You can do a visual check yourself. If you have hub caps, take them off – if you have rims, you can see through the alloys and look at the rotor. You are looking for a scratch that goes all the way around the circumference of the rotor. If you see it, that’s been caused by the metal squealer. 

On rare occasions, a stone may have caught between the pad and the rotor and caused the same noise.

Generally, a stone will wear and then loosen and fall free through.

Worn Wheel Bearings High Pitched Squealing

Bearings are metal balls that help wheels spin smoothly in an alternator or on a car wheel.

Wheel bearings are hard-wearing. They have to be. Most car wheels rotate at least 1000 times for every mile they travel. No wonder they wear out over time. Wheel bearings are checked during a car tune up. A mechanic will hold the wheel in both hands and push and pull back and forward. Any play – movement – means the bearings are close to failing and need replacing. 

If your car hasn’t been serviced recently then you can check this yourself. All you need is to jack the car an inch off the ground. One wheel at a time will do – and wiggle it back and forward. 

If you’d rather not do this, you could ask a friend to listen slowly at each wheel as you drive forward slowly. Often the high-pitched squeal will be loudest at the same point at the wheel revolution, as this is where the failed bearing will be.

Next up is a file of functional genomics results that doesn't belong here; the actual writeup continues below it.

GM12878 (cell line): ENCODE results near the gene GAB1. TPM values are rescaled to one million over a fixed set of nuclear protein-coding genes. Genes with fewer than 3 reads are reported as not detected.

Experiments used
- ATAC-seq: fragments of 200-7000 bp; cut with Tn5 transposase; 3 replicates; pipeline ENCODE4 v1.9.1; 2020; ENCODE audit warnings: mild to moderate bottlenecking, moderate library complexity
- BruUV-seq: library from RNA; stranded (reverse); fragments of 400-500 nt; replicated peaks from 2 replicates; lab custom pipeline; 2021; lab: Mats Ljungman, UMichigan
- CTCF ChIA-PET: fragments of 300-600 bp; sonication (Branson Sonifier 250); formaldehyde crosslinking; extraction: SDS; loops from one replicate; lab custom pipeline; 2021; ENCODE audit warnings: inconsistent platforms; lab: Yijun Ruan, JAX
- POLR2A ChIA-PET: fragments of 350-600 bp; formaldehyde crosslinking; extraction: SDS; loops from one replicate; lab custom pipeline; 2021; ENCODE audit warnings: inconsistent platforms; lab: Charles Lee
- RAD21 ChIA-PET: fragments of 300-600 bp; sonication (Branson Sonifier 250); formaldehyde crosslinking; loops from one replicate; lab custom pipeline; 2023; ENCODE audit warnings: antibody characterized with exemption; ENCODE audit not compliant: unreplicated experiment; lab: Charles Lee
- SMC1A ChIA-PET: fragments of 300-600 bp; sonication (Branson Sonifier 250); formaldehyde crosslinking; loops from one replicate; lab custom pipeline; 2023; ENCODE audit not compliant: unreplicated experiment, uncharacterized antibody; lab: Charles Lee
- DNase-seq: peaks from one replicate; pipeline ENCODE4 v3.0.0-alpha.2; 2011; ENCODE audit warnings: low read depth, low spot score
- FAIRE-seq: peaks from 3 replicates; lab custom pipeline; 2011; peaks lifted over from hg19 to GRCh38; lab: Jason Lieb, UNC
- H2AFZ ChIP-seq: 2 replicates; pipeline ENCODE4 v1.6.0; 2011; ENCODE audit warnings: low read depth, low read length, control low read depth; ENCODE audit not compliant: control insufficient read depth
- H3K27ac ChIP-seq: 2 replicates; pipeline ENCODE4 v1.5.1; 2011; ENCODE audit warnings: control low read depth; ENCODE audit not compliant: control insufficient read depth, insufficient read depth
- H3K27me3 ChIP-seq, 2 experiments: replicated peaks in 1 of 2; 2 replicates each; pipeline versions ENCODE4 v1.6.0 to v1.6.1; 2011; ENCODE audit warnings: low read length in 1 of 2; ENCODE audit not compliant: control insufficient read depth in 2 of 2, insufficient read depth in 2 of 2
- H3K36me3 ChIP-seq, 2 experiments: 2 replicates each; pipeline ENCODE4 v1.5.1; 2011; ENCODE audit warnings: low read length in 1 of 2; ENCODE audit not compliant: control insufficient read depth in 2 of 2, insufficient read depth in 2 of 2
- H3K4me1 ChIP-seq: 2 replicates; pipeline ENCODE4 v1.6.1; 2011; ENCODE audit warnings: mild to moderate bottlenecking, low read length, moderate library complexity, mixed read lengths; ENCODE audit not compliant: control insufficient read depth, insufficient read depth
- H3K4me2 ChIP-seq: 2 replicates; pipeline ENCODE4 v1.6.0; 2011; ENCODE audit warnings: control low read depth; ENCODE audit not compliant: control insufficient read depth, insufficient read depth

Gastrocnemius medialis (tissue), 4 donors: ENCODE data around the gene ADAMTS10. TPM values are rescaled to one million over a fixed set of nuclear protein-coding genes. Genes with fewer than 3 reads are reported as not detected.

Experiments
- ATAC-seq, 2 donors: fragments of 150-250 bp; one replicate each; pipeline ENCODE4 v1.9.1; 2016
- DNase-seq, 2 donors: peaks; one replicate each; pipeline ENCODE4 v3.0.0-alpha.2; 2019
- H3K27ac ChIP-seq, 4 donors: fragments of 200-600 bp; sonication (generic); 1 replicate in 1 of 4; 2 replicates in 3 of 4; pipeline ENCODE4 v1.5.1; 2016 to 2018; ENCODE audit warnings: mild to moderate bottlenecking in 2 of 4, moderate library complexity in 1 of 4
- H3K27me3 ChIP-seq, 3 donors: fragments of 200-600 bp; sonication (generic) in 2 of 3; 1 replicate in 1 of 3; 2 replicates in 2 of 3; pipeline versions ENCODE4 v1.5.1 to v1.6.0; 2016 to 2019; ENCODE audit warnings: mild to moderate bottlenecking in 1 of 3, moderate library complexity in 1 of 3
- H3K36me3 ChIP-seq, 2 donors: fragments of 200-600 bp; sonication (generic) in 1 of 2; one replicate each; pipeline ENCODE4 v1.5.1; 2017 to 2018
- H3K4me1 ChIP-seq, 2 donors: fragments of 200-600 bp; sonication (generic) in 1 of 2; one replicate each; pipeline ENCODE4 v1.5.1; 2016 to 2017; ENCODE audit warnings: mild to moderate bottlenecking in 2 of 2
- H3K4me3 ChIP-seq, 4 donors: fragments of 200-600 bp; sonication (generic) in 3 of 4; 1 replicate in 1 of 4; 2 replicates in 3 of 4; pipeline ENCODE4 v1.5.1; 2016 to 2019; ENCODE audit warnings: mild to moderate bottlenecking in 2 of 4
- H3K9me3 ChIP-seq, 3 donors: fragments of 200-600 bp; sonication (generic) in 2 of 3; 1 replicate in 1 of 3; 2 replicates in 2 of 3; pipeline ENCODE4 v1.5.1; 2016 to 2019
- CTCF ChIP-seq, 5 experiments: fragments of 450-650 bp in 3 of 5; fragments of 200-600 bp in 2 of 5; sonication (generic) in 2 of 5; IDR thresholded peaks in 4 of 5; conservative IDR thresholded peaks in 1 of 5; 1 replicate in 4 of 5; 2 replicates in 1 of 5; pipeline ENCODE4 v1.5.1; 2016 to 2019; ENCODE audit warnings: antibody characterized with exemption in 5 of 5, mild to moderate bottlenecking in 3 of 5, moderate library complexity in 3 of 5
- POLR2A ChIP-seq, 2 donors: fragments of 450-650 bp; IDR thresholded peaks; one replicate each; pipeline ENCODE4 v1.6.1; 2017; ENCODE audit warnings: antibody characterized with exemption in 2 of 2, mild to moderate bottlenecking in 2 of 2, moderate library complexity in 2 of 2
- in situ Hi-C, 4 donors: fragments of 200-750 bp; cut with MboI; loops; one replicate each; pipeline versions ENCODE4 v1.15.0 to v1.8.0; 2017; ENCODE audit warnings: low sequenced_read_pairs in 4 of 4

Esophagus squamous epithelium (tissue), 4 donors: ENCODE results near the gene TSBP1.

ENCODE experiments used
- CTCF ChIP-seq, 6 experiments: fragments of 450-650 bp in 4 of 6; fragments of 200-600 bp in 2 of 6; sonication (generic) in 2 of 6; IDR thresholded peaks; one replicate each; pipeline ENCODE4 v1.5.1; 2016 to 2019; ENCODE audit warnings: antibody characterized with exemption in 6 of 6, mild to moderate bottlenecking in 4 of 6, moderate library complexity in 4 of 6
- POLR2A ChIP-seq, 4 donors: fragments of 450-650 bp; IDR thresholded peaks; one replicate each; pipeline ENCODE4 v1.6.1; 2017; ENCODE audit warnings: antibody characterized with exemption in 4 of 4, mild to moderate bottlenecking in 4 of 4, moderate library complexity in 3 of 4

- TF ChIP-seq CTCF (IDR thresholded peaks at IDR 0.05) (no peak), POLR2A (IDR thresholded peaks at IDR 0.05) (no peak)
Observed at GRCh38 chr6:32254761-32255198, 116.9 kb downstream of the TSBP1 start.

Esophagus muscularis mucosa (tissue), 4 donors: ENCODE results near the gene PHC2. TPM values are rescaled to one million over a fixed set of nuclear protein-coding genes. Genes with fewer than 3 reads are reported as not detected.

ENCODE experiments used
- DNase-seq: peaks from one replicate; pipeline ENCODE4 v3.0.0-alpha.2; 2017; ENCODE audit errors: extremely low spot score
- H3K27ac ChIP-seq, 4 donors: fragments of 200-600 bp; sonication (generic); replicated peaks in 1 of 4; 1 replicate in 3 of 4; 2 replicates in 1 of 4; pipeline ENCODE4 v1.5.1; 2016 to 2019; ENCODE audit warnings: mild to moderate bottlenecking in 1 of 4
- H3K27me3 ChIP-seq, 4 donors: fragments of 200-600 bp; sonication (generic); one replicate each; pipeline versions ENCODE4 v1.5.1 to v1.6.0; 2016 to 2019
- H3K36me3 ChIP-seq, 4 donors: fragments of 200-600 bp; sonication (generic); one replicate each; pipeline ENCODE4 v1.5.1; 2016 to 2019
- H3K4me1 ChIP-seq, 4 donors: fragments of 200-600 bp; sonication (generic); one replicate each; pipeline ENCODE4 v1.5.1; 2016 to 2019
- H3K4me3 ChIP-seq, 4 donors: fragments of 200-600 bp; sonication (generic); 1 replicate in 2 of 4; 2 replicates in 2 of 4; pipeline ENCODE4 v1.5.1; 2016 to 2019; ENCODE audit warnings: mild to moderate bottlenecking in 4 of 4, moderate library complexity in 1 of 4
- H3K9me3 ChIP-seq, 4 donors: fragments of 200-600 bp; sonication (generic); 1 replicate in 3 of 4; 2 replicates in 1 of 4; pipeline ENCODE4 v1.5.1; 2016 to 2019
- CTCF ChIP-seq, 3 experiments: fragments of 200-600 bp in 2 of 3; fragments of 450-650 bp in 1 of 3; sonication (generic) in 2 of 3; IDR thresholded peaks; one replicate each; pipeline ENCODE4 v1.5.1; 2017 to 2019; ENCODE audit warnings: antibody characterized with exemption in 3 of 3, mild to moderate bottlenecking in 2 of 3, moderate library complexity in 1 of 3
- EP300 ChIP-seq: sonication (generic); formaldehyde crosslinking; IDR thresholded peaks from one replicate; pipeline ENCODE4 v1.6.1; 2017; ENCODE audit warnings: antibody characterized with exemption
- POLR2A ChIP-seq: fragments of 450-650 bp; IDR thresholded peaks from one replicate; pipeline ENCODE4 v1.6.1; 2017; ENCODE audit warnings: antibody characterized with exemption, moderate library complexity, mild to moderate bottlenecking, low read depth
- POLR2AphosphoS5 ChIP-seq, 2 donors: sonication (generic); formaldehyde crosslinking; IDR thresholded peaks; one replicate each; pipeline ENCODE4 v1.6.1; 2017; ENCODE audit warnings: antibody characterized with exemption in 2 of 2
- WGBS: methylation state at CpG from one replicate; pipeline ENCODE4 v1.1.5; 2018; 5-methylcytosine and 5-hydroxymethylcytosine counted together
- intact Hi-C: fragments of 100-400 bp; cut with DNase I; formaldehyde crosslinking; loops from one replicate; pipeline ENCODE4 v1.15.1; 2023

Wheel bearings are cheap to replace. You shouldn’t have to pay more than $30 and expect to pay an additional $100 – $150 for labor.

In Summary

It shouldn’t be too difficult to narrow down where the noise comes from. It’s going to be coming from a wheel or under the hood.

The main parts that make a high-pitched squeal when your car is moving are:

  • The Serpentine belt is loose
  • Bad alternator bearings
  • Brake pad squealer or seized caliper
  • Failing wheel bearings

The only part that can’t be checked without removing parts is the alternator bearings, but likely a squeal under the hood is more likely to be a serpentine belt.

It is very easy to check for a stuck caliper. If it’s been stuck for some time, the brake pad will be exposed to the squealer—a scratch running all the way around. A word of caution – if the squealing stops but you’ve noticed a scratch on the rotor, it could be that the squealer has fallen off or worn away. They aren’t made of strong metal and are only supposed to alert you of a potential problem. If the noise goes away, the problem caliper will still be stuck.

Wheel bearings are an easy check you can do yourself with a jack or get a fit friend to jog along with each wheel as you drive slowly. The wheel with the bad bearing will be easy to hear.